NEW YORK, NY, USA -- The exceptional season on American hardcourts keeps on rolling for Elise Mertens and Aryna Sabalenka, as the No.4 seeds overcame the all-American tandem of Caroline Dolehide and Vania King, 4-6, 6-3, 6-4, to book a spot in the US Open women's doubles final.

It will be the first-ever Grand Slam final for both Mertens of Belgium and Sabalenka of Belarus, after fighting back from a set down to squeak past the first-time pairing of Dolehide and 2010 US Open women's doubles champion King. The match concluded after two hours and 19 minutes of tense all-court play under the closed roof of Louis Armstrong Stadium on Friday afternoon.

"It was really close, the whole match," Mertens told the press, after their win. "I think we made the difference by just believing in ourselves, playing aggressive, and staying positive."

Sabalenka agreed, saying that "as long as we stay in the match, as long as we focus on our game, focus on being aggressive, then I think we have a lot of chances to win matches."

The fourth seeds pulled off the "Sunshine Double" earlier in the season by going 10-0 en route to back-to-back titles at Indian Wells and Miami, and are still notching their best results at the most prestigious events in the United States.

The victorious team won 72 percent of points on their first serves combined, converted four of their ten break points, and fended off 16 of the 19 break points the Americans held in the clash.

"We’ve been close a couple times, quarters at Wimbledon, semis at the French, so it’s a really nice feeling that we’re accomplishing good things," said Mertens, reflecting on their solid play in Grand Slam events this season. "We’re really happy that we’re in the finals, but it’s not done yet, so we’re going to go for it on Sunday."

Mertens and Sabalenka will face another top team in the final: No.8 seeds Victoria Azarenka of Belarus and Ashleigh Barty of Australia. Barty is the defending champion, having won the title last year with CoCo Vandeweghe, and she and Azarenka are on a roll, having dispatched Viktoria Kuzmova and Aliaksandra Sasnovich with a loss of just a single game in their semifinal on Thursday.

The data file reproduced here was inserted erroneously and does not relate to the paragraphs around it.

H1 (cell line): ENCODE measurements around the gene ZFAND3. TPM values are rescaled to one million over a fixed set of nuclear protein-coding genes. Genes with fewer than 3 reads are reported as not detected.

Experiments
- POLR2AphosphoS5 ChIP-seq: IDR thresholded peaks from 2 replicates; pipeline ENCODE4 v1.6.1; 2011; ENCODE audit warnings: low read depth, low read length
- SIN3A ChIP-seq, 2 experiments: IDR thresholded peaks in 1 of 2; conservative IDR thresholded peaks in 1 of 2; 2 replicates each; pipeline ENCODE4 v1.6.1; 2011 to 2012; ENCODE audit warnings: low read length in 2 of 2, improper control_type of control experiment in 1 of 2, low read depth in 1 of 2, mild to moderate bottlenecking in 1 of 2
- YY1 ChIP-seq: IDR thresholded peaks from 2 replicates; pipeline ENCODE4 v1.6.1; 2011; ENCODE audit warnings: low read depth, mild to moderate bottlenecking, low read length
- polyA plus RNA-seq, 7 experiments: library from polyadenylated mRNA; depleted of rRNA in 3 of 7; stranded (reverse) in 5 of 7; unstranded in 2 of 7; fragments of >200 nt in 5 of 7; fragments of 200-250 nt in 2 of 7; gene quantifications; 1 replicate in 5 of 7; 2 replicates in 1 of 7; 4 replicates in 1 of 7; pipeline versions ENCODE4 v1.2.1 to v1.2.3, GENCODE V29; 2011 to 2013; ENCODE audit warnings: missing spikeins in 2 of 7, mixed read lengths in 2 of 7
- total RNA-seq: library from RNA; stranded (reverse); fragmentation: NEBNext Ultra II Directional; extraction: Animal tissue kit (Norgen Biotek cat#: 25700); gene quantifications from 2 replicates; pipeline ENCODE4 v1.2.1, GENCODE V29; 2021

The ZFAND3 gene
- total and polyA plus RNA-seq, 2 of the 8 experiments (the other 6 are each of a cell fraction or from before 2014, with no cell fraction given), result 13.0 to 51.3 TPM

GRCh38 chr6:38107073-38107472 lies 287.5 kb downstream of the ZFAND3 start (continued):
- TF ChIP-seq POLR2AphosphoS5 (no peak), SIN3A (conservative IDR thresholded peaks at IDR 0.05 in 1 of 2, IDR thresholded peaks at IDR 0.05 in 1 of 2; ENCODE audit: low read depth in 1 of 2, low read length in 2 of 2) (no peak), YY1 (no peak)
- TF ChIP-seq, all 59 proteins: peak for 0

However, Mertens and Sabalenka go into the final knowing that they defeated Azarenka and Barty in the only prior meeting between the two teams, in the semifinals of Miami as part of their 10-match winning streak during March's "Sunshine Double."

"We played them once," said Mertens. "We’re going to look at how they play. They won pretty easily their last couple of matches, so we’ll try to break their rhythm."

The American team broke serve in the first game of the match, as King and Dolehide both found overhead winners in the last two points. The fearsome Sabalenka forehand made a stirring appearance to convert a break point and reach parity at 3-3, but Dolehide’s powerful game put her squad up another break at 5-4. Dolehide, who turned 21 on Thursday, followed up with a service hold to clinch the one-set lead.

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The seeded team rebounded in the second set, with Mertens crushing an overhead to force an error from Dolehide and earn a service break for 3-1. That lead held up through 5-3, where Mertens faced a 0-40 deficit on her serve before strong net play pulled her team to deuce. Two points later, a Sabalenka putaway leveled the match at one set apiece.

Mertens and Sabalenka got out to an early lead in the final set, as a volley by the Belgian forced a netted error from Dolehide on the No.4 seeds’ third break point of the game to go up 2-1. Aggressive play by Dolehide and pinpoint shots down the line by King gave the Americans two break points at 4-3, but Sabalenka punched punishing volleys on those chances en route to a hold for 5-3.

With Sabalenka serving for the match at 5-4, the American team held two more break points to level the set, but the Belarusian saved those with a powerful forehand and a huge serve respectively. Dolehide and King fended off one match point, but Sabalenka scampered all over the court, eventually powering through her opponents, to queue up a second match point, which she converted with a final forehand winner.